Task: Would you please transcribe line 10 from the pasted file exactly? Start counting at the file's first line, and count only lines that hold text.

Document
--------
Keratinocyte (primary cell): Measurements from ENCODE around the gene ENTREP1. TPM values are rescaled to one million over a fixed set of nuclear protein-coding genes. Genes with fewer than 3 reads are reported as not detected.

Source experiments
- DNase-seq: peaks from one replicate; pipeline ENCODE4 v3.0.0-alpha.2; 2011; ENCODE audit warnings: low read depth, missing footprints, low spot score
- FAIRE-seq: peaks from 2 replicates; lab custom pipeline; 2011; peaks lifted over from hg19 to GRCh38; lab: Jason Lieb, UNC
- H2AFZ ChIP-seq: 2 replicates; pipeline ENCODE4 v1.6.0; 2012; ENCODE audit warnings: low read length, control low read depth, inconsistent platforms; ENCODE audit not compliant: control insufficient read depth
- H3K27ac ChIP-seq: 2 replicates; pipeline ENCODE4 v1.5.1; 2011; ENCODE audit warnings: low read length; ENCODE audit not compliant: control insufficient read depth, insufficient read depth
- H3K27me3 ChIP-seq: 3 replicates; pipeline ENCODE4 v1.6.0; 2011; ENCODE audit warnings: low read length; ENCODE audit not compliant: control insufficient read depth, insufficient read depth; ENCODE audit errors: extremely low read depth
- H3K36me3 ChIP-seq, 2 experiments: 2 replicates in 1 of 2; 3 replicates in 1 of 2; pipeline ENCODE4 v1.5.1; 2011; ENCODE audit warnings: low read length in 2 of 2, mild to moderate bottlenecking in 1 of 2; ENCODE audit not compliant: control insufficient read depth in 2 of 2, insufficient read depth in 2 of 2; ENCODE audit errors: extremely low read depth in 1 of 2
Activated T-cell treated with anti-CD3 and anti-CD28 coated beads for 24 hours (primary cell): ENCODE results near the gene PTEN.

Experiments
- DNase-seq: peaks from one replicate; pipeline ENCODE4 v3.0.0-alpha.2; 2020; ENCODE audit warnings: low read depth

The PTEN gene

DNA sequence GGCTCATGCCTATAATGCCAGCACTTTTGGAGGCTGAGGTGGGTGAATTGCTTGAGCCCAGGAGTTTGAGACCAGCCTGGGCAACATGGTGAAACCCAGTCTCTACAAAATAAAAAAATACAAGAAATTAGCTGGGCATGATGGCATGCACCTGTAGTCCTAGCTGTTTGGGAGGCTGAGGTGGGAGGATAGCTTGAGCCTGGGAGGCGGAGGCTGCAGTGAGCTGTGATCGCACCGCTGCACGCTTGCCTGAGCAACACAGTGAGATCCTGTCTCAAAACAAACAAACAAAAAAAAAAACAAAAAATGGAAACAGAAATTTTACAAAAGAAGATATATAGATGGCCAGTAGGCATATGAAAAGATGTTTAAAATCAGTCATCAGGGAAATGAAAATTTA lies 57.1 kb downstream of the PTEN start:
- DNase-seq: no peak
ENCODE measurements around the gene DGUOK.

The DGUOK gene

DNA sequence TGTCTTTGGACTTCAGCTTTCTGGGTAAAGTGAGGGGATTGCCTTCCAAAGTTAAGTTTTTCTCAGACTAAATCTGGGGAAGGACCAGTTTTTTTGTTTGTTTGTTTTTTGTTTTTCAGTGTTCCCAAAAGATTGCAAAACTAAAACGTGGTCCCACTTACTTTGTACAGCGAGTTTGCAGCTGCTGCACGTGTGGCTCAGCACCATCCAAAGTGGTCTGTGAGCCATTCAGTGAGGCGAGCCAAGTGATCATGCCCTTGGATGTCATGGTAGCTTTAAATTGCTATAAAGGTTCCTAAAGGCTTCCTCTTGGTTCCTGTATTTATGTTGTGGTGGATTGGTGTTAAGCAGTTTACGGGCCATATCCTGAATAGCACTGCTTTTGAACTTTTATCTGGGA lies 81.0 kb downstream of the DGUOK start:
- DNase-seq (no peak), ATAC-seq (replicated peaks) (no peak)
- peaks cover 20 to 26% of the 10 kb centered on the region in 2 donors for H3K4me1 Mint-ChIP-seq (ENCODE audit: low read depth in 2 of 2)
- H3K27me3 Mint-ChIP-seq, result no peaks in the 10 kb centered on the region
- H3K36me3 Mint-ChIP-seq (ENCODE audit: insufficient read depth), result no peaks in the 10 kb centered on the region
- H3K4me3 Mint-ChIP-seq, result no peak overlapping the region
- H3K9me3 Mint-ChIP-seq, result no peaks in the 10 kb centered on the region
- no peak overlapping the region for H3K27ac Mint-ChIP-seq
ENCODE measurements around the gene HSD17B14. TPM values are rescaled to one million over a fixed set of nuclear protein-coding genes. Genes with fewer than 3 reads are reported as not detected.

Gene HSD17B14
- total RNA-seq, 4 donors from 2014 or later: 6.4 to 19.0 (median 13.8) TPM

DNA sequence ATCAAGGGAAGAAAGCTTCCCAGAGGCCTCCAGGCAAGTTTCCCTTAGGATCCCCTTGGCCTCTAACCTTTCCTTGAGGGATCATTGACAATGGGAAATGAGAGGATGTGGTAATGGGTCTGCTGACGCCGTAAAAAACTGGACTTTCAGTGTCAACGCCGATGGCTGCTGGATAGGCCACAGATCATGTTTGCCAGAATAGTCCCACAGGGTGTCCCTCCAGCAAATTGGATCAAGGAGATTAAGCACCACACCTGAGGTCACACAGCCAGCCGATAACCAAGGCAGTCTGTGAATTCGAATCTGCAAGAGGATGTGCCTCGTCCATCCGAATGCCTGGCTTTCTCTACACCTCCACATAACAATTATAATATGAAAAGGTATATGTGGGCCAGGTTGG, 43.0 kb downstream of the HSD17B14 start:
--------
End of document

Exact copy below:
Experiments